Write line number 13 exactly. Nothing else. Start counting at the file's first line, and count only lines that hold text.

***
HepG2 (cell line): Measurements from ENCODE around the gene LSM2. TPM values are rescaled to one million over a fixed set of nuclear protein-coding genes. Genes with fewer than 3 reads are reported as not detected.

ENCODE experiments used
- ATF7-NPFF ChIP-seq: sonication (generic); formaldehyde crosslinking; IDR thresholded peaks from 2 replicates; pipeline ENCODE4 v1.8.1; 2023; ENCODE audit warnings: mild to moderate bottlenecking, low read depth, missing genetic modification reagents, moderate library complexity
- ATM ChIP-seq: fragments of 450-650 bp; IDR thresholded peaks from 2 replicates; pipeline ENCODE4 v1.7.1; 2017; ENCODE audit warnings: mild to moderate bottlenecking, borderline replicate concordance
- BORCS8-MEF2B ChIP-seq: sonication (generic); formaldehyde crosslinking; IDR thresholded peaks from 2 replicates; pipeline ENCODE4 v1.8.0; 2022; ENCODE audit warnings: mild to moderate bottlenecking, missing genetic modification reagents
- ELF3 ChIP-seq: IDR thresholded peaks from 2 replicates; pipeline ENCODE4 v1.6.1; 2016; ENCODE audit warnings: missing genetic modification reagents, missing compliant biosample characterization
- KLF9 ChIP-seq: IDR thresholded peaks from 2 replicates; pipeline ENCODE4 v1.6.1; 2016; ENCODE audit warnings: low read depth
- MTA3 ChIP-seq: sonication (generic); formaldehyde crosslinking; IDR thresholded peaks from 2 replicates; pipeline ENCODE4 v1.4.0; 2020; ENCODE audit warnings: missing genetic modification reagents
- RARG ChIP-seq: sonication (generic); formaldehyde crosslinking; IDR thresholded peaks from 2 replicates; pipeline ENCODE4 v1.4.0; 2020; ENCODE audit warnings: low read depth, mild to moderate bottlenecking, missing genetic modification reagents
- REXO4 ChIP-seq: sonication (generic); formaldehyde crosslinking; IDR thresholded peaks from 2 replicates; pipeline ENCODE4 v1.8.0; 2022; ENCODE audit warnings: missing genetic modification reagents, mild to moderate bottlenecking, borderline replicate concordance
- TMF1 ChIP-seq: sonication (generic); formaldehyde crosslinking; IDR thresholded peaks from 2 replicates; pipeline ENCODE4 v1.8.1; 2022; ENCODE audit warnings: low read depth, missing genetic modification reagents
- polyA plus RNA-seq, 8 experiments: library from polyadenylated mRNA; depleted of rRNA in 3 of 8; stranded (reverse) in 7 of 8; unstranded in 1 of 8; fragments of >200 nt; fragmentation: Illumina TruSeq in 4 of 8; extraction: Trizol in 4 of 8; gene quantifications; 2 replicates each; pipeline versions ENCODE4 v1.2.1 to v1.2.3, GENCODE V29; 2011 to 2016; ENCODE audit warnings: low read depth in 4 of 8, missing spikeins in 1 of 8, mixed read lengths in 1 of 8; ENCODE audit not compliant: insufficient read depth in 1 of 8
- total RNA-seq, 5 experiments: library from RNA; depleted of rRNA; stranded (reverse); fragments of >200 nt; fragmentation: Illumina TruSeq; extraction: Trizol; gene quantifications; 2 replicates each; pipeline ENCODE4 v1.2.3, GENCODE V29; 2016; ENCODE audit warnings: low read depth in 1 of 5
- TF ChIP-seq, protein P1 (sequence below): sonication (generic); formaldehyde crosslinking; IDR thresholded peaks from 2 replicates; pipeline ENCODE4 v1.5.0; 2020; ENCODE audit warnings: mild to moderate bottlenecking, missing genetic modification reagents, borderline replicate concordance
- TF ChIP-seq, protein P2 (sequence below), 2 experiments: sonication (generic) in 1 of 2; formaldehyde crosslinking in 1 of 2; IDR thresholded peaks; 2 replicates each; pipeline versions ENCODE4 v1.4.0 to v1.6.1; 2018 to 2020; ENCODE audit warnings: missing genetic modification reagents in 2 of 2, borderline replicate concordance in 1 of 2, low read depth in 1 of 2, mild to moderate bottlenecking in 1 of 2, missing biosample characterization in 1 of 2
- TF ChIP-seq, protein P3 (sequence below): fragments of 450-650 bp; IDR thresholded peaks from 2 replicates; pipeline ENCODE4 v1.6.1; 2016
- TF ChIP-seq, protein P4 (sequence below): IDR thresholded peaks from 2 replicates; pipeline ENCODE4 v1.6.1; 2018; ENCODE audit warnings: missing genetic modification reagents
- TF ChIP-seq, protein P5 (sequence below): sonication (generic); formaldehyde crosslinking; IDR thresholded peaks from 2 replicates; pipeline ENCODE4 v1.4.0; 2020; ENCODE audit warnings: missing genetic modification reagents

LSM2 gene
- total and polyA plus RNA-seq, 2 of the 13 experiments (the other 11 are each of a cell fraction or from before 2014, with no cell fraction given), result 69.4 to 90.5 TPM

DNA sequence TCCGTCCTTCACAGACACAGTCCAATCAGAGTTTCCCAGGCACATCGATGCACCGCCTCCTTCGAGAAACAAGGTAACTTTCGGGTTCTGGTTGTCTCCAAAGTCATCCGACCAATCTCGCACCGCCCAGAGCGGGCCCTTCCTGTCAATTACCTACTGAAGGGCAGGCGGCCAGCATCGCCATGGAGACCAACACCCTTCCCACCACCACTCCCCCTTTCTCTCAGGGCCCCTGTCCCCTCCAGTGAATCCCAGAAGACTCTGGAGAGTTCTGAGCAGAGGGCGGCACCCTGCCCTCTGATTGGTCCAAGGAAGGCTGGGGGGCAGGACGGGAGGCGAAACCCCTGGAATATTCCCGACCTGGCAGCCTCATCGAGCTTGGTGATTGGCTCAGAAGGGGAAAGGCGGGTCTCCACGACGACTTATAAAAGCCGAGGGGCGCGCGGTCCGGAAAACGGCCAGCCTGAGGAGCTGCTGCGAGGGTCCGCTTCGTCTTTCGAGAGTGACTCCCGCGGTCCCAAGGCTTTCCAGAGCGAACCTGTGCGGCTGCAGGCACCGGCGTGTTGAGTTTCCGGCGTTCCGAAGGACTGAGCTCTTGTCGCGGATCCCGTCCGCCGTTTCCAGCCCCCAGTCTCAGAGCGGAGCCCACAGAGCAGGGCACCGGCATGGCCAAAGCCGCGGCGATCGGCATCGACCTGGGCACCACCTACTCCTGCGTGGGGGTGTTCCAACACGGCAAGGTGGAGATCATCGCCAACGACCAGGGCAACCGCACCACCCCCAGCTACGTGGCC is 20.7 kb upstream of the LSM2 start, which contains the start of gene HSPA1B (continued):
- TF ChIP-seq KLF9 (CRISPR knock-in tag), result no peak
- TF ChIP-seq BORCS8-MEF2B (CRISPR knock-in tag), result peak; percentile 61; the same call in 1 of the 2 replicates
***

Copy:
- total RNA-seq, 5 experiments: library from RNA; depleted of rRNA; stranded (reverse); fragments of >200 nt; fragmentation: Illumina TruSeq; extraction: Trizol; gene quantifications; 2 replicates each; pipeline ENCODE4 v1.2.3, GENCODE V29; 2016; ENCODE audit warnings: low read depth in 1 of 5